This is, after all, a horror film. Jaws is terrifying. It was one of the first blockbusters, with people practically lining around the block only to escape the theatre in horror.
The story of Amity Island's gruesome summer season as Chief Brody desperately tries to keep swimmers out of the ocean is the stuff of horror legends, regardless of whether the shark seems a little ropey now that he gets up close and personal. And, let's face it, you're already singing along with the music.
Who knew an ancient Star Trek mask could be so frightening?
When director John Carpenter handed his villain a blank William Shatner mask to wear while stalking babysitters around the imaginary town of Haddonfield, Illinois, he created a modern classic.
Jamie-Leigh Curtis, who'd become a scream queen in her own right and the blueprint for other final girls to follow, was another legend produced by the film.
What does it matter if the first scene is illogical? If you don't think a child-murdering his sister while wearing a clown mask is terrifying, you should have your horror fan status revoked immediately.
5. The Exorcist
And now we've arrived at the top five horror films of all time. It's almost expected that William Friedkin's masterwork, now in its 40s, continues to loom near the top of so many horror films.
However, if you see The Exorcist, you'll understand why. This is the story of Regan, the daughter of a successful movie actress who, one day in the basement, distracts herself by playing with an ouija board.
If you've ever wondered why your parents won't let you play with this seemingly harmless item, it's probably because of a young Linda Blair.
Using the ouija board as a portal, an unwanted visitor takes up residence in the young girl, and the rest, as the titular exorcist comes, is cinema history.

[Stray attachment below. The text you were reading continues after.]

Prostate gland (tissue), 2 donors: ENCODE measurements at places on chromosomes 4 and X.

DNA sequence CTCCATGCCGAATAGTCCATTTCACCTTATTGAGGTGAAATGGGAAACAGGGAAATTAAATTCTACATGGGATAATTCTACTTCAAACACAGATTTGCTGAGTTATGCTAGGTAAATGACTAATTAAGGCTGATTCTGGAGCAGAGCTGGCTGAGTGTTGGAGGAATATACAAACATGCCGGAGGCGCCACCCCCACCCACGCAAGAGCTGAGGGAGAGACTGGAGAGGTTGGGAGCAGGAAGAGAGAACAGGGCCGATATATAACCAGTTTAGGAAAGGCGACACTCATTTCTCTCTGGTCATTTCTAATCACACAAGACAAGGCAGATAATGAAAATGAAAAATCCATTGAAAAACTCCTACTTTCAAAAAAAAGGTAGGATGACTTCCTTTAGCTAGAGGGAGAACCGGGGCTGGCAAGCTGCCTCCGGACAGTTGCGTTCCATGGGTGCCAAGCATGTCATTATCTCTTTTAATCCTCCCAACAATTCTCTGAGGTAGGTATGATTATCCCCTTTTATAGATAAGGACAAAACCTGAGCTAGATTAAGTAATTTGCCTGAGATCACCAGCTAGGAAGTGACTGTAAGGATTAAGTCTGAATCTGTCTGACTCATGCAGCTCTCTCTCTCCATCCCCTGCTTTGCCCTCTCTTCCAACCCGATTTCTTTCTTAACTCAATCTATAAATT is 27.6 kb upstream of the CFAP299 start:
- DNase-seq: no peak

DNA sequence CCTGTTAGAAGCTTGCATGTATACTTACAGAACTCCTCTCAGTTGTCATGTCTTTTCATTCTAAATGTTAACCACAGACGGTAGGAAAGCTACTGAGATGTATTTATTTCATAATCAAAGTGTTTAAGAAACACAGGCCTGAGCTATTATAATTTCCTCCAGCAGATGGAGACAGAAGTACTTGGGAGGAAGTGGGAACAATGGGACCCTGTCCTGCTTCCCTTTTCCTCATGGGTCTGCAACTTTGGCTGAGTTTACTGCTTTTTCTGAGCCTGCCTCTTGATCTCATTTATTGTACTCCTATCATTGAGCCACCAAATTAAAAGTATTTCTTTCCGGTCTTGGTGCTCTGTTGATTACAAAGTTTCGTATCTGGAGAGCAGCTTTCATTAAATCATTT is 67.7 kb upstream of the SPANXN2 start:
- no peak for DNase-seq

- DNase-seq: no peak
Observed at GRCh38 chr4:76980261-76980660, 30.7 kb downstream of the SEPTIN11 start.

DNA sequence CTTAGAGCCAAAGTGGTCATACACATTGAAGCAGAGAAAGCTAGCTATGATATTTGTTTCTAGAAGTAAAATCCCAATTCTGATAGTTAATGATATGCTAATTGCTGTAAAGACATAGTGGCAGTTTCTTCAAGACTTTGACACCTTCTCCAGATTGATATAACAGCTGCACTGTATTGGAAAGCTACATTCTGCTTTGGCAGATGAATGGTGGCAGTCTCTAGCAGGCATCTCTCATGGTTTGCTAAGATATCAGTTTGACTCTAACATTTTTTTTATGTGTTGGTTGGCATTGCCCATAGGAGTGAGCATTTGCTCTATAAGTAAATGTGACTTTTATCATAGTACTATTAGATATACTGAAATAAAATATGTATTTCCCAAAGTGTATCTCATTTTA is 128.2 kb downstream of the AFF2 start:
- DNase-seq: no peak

It is said that “home is where the heart is.” It's also where the worst horror lurks, right under the surface of the ideal family.
Toni Collette is the mother of a heartbroken family in Ari Aster's very first (!) feature film.
To keep this review spoiler-free, her own mother's death has thrown shockwaves through their home, and the future doesn't appear particularly, errr, bright either.
3. The Thing
Perhaps you were buried under a blanket of snow and missed John Carpenter's ultimate creature film. It's very understandable.
Why don't you defrost by getting closer to the fire? The Monster is a beautifully splattery and violent horror film about a group of Americans at an Antarctic research outpost, including Kurt Russell's R.J MacReady, who take on an extraterrestrial; well; the thing that infects the blood.
It may begin by eliminating canine companions – there's no need to visit DoesTheDogDie (which opens in a new tab) this time – but it doesn't end there.
2. The Texas Chain Saw Massacre
Some movie names are vague, letting you figure out their meaning as the story unfolds.
Tobe Hooper's ugly, steamy horror film. Nothing delicate.
The Texas Chainsaw Massacre's titular weapon is dull.
Five young individuals leave the protection of the globe and travel to dusty America.
The death and depravity they encounter in a house while seeking for gas make the movie a horrific endurance test decades later.
1. The Shining
Even if you haven't seen The Shining, you know it.
You know Jack Nicholson's (presumably ad-libbed) “Johnny” and that you might wish to transfer hotel room 237 for another suite.
Not yet? What if you were snowed in a hotel with only hedgehogs?
In The Shining, a man and his family become winter caretakers at The Overlook.
Given that this is a Stephen King adaption (one he hates so much he made his own), winter is bad. The Overlook Hotel hates people.